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Allon Therapeutics to cut staff after davunetide trial comes up short

Allon Therapeutics has announced that the pivotal clinical trial evaluating its lead product candidate, davunetide as a treatment for progressive supranuclear palsy (PSP) failed to demonstrate efficacy in the trial population.
Allon Therapeutics has announced that the pivotal clinical trial evaluating its lead product candidate, davunetide,  as a treatment for progressive supranuclear palsy (PSP),  failed to demonstrate efficacy in the trial population.

Shareholders looking for good news from Vancouver-based biotech Allon Therapeutics (TSX:NPC) instead got a splash of cold water this morning.

Shares of the company were slammed after announcing that the pivotal clinical trial evaluating its lead product candidate, davunetide, as a treatment for progressive supranuclear palsy (PSP), failed to demonstrate efficacy in the trial population.

In a press release that hit the wire as the company’s stock was halted, Allon said that, after examining a series of secondary and exploratory endpoints, there was no evidence that the drug was effective.

Allon President and CEO Gordon McCauley was wistful: “This is a very sad day for patients, family members, and caregivers living with PSP because so many of them held out great hope that these results would define a drug that has an impact on their disease. Sadly these results have not fulfilled these hopes but we are deeply grateful to them for their unrelenting support of this study. While this outcome is not at all what we anticipated, we do believe that we designed the correct study and executed that study well.”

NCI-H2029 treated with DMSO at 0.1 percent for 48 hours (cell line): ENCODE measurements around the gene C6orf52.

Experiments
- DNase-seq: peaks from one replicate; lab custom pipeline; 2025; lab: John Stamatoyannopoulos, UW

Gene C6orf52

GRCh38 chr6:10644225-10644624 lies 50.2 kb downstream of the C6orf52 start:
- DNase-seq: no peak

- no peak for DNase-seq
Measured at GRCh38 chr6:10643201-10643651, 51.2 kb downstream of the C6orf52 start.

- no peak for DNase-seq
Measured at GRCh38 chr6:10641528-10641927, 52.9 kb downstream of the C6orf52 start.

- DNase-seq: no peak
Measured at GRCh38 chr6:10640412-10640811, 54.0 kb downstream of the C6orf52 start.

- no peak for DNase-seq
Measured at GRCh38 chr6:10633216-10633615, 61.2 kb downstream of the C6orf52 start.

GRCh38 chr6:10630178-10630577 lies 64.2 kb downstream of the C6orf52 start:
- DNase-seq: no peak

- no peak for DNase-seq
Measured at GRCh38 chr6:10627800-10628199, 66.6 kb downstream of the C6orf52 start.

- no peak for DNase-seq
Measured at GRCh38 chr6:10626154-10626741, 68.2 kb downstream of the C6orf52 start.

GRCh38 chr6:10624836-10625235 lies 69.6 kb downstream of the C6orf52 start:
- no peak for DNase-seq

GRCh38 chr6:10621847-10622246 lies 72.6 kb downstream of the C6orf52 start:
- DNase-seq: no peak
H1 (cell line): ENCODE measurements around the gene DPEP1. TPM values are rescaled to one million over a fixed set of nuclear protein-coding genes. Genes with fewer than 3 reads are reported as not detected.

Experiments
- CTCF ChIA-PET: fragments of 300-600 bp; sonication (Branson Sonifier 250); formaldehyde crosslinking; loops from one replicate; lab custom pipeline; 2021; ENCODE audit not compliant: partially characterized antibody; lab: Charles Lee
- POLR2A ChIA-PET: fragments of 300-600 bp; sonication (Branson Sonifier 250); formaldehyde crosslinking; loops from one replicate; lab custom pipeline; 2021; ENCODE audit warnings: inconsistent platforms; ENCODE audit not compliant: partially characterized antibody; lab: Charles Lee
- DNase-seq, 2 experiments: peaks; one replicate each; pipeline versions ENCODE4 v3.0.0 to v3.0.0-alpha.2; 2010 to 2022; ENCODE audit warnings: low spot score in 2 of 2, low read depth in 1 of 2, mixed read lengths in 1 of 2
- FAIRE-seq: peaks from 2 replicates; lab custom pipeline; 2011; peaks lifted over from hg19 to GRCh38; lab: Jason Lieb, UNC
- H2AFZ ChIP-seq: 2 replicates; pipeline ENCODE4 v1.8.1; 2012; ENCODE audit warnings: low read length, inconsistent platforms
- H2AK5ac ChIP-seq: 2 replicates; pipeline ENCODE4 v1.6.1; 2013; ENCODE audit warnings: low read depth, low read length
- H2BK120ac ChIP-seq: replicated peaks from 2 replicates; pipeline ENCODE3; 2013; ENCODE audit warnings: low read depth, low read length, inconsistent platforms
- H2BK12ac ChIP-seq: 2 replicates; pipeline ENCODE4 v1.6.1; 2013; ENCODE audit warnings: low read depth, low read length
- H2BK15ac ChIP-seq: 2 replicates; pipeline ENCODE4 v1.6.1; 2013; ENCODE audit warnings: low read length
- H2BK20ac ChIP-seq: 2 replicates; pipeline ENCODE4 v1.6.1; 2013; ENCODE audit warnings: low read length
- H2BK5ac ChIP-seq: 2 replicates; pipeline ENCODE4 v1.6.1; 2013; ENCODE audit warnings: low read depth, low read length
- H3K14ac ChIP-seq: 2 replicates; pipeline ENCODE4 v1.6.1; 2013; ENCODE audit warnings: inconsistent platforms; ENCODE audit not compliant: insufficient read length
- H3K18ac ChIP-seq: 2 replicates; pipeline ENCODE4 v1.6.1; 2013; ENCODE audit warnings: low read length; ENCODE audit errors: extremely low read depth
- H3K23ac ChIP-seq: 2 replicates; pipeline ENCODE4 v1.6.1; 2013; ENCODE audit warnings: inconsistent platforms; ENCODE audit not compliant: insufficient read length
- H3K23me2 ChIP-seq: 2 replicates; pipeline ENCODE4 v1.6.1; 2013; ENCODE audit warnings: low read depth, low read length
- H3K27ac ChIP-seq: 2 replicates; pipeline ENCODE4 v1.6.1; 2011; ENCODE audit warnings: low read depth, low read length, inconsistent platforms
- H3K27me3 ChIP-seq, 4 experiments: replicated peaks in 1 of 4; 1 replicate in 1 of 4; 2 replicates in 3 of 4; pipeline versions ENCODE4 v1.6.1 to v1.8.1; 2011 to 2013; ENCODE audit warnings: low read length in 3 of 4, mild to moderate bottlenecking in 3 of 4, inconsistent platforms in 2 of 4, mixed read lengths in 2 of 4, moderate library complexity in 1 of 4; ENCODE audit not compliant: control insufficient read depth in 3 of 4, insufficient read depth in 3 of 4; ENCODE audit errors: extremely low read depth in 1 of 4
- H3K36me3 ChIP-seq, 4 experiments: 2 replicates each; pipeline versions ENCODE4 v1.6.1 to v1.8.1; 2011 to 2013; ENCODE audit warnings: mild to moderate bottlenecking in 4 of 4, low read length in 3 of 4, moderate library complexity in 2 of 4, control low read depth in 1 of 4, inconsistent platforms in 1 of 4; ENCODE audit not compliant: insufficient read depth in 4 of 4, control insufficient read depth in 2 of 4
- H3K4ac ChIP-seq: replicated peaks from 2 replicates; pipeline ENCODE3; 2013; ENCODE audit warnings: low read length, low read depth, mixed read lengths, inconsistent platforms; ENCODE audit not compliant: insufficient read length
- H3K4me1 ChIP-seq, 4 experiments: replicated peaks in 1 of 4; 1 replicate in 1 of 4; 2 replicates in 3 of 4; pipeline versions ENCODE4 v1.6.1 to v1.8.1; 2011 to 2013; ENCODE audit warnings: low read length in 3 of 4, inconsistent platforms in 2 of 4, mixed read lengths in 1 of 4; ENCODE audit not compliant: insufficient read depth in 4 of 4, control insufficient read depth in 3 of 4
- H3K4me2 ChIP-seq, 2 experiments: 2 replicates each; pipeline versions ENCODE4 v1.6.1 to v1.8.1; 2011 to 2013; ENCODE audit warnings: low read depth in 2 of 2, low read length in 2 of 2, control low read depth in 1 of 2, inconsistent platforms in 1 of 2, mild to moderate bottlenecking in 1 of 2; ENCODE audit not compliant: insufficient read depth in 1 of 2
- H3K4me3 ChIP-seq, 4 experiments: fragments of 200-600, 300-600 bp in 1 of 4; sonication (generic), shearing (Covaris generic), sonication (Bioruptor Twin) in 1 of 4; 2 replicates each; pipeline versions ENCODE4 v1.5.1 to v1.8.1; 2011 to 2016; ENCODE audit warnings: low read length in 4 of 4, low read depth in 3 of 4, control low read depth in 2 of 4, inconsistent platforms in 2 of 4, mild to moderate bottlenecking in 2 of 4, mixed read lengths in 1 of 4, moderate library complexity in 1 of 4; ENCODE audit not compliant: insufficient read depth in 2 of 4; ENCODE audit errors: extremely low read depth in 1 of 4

The company said it will undergo a strategic review but will not allocate any additional assets toward davunetide. Allon added it will immediately reduce its ongoing operating expenses, including a reduction in staff.

At press time, shares of Allon Therapeutics were down 94.2% to $.025.

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About The Author /

Cantech Letter founder and editor Nick Waddell has lived in five Canadian provinces and is proud of his country's often overlooked contributions to the world of science and technology. Waddell takes a regular shift on the Canadian media circuit, making appearances on CTV, CBC and BNN, and contributing to publications such as Canadian Business and Business Insider.

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